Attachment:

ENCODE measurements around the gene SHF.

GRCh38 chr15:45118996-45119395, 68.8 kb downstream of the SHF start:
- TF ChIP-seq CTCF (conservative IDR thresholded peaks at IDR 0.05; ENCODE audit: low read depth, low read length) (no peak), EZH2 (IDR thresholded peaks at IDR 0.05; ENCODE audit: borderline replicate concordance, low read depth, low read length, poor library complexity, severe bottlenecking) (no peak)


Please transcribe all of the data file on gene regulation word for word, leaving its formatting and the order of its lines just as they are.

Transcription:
ENCODE measurements around the gene SHF.

GRCh38 chr15:45118996-45119395, 68.8 kb downstream of the SHF start:
- TF ChIP-seq CTCF (conservative IDR thresholded peaks at IDR 0.05; ENCODE audit: low read depth, low read length) (no peak), EZH2 (IDR thresholded peaks at IDR 0.05; ENCODE audit: borderline replicate concordance, low read depth, low read length, poor library complexity, severe bottlenecking) (no peak)